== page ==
One time I pointed these differences out at an event for African-American men. One man tried to explain to me why black churches worship the way they do: “When we were slaves, Sunday was our only day off. We put on our best clothing and spent all day at church. That’s why we have long services. It’s our culture.”
He continued: “We weren’t allowed to be educated, so Sunday school taught us to read. We had no voice in society, so we expressed our emotion and anguish in worship and song. And church was the one place we could meet socially, talk politics and organize for a better life. So we needed a stage and pastors who were gifted orators.”
OK, I get this. Given our nation’s appalling history of black oppression, it’s not hard to understand why African-American churches have evolved the way they have. And there’s nothing improper about a three-hour worship service, a 90-minute sermon or a sanctuary filled primarily with ladies in hats and gloves.
But when you compare this to Islam, it’s easy to see why significant numbers of young African-American men, desperate for a masculine worship environment, might reject church and find a home in the mosque.
And a few find their way into ISIS. How do we put a stop to this?
One of the best ways to fight Islamic extremism is to provide a robust competitor. Christianity is the obvious alternative. Significant numbers of Muslims are reportedly coming to Christ in the Middle East – even in countries where it’s illegal to follow “the Nazarene.”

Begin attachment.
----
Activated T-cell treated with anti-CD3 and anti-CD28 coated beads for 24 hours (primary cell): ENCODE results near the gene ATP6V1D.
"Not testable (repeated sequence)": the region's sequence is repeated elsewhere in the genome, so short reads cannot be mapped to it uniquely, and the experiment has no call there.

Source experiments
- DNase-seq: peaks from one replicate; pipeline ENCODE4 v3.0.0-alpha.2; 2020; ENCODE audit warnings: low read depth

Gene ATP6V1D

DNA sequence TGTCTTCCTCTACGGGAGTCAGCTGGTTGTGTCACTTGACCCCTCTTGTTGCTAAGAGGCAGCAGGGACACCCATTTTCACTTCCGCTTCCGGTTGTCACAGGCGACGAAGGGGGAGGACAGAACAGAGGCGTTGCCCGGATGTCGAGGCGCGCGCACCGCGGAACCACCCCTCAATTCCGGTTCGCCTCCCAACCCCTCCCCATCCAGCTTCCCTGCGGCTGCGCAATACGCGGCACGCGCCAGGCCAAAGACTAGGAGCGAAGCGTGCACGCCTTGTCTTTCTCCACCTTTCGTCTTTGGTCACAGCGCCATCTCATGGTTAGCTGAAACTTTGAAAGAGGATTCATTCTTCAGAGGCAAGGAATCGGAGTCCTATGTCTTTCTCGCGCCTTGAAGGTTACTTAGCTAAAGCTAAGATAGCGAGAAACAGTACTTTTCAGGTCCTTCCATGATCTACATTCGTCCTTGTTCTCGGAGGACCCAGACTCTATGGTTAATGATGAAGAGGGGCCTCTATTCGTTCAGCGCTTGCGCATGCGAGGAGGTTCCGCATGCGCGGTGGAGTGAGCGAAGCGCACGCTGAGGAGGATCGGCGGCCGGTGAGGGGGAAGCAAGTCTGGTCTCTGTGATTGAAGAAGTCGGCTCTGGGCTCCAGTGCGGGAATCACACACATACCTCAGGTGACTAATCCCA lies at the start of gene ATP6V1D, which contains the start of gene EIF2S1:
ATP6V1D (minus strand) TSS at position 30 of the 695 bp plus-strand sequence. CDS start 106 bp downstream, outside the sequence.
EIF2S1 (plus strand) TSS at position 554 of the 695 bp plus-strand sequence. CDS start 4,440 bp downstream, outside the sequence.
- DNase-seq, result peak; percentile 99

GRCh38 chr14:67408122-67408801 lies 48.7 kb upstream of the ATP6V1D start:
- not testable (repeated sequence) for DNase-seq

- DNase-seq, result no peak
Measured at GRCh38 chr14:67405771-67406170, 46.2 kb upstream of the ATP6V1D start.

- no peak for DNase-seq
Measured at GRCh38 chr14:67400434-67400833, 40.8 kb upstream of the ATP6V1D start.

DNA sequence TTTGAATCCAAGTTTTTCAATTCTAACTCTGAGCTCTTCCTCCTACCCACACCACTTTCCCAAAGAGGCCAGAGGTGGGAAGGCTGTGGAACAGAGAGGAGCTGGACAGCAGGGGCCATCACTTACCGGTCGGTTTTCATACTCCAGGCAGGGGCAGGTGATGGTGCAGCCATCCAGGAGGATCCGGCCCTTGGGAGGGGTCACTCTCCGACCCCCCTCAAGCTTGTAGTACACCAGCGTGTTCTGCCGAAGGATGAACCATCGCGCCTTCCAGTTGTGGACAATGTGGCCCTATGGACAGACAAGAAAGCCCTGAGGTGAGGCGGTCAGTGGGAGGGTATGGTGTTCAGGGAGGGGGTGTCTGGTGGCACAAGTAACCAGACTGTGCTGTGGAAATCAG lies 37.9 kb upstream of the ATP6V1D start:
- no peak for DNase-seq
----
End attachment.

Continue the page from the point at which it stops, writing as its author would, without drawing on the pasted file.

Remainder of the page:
Secularists who are waiting for religion to disappear may be waiting a long, long time. Religion is not going to go away. In fact, evidence suggests the world is becoming more religious – not less. Men will always pursue God. The only question: will they seek a God of love and peace — or a God of hatred and violence?
I believe a strong, assertive Christianity will be the most effective bulwark against jihadism. Our worship services must reflect the militant aspects of our faith. Men must understand that Christianity is not just a stage show – it’s a dangerous faith that demands our total allegiance.
How can we strengthen churches to them more appealing to young men of color? Here are six suggestions:
- Restore battle imagery to worship. In response to the Vietnam War, many churches stripped their hymnals and liturgy of any metaphor of war or conflict. This was an enormous mistake. Battle imagery does not make men violent – it galvanizes their resolve.
- Redecorate. If a church looks like a grandma place, then young men will avoid it. Decorate your worship space according to the tastes of young men, not old ladies.
- Relax dress codes. Men enjoy dressing informally, so let them.
- Men-only events. Men need opportunities to gather and disciple one another – without women in the room.
- Shorten worship services. It’s 2015. People have things to do. If a black church advertised a one-hour worship service, you wouldn’t be able to keep men away.
- Give young men a meaningful role. Older Christians need to hand ministry over – and give young men a meaningful place in the church.
I have been working with a black church that has done all these things. In just five years the congregation has nearly tripled in size by focusing on men. And the number of active men has increased fivefold. In my next post I’ll share an interview with the pastor of this church.